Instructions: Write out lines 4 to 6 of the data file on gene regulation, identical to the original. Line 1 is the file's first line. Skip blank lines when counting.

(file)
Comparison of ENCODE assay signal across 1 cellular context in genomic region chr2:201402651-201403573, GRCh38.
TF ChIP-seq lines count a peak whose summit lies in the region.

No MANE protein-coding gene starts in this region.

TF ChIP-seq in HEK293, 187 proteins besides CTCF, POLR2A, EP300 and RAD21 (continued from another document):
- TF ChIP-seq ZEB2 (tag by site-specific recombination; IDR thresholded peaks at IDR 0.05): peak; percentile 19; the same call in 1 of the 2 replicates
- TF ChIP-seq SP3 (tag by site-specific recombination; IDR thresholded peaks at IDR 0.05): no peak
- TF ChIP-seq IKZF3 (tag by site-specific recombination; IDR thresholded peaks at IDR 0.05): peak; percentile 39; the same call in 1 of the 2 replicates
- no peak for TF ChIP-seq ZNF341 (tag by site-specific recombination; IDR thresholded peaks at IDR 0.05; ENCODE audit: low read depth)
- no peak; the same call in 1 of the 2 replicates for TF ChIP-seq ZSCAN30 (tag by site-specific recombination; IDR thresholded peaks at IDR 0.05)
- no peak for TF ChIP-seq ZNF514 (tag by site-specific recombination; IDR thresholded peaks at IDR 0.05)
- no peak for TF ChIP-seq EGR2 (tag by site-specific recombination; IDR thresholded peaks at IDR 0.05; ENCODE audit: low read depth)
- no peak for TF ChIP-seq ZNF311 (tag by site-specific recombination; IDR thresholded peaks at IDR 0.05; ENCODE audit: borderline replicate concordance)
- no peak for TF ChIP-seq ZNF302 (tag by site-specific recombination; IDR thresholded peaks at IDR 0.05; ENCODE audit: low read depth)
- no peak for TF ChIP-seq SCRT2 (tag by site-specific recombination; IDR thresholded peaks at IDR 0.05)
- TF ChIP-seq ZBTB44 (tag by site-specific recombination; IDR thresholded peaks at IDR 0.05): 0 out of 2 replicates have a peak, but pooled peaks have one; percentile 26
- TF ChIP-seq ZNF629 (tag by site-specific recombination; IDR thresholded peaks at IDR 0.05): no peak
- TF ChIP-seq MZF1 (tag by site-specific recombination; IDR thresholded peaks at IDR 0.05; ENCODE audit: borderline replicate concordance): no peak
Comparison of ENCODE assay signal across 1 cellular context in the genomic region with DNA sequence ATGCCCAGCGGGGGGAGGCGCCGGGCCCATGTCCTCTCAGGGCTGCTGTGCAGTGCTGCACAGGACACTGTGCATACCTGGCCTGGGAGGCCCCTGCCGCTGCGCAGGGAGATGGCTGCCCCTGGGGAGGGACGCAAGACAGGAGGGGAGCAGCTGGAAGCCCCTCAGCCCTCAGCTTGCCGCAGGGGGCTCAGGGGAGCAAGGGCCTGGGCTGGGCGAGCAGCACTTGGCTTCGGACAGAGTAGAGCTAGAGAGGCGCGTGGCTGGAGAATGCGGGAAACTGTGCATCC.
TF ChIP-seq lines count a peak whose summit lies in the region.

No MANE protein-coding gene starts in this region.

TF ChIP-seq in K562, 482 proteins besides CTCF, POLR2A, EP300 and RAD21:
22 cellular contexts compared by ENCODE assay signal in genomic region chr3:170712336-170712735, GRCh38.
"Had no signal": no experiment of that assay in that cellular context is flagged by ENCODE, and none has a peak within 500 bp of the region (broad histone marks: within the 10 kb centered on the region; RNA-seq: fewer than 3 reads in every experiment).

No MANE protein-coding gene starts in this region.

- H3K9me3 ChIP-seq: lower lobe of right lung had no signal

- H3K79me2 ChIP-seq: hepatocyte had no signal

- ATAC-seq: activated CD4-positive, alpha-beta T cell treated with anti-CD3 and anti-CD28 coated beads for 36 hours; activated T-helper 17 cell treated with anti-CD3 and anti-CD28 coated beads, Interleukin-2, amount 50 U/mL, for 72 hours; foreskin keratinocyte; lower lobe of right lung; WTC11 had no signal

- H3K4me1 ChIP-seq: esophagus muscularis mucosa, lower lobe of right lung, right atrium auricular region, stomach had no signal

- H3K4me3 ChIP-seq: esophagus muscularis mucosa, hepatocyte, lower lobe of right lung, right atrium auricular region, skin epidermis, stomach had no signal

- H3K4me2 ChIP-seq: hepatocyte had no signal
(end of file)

TF ChIP-seq in HEK293, 187 proteins besides CTCF, POLR2A, EP300 and RAD21 (continued from another document):
- TF ChIP-seq ZEB2 (tag by site-specific recombination; IDR thresholded peaks at IDR 0.05): peak; percentile 19; the same call in 1 of the 2 replicates
- TF ChIP-seq SP3 (tag by site-specific recombination; IDR thresholded peaks at IDR 0.05): no peak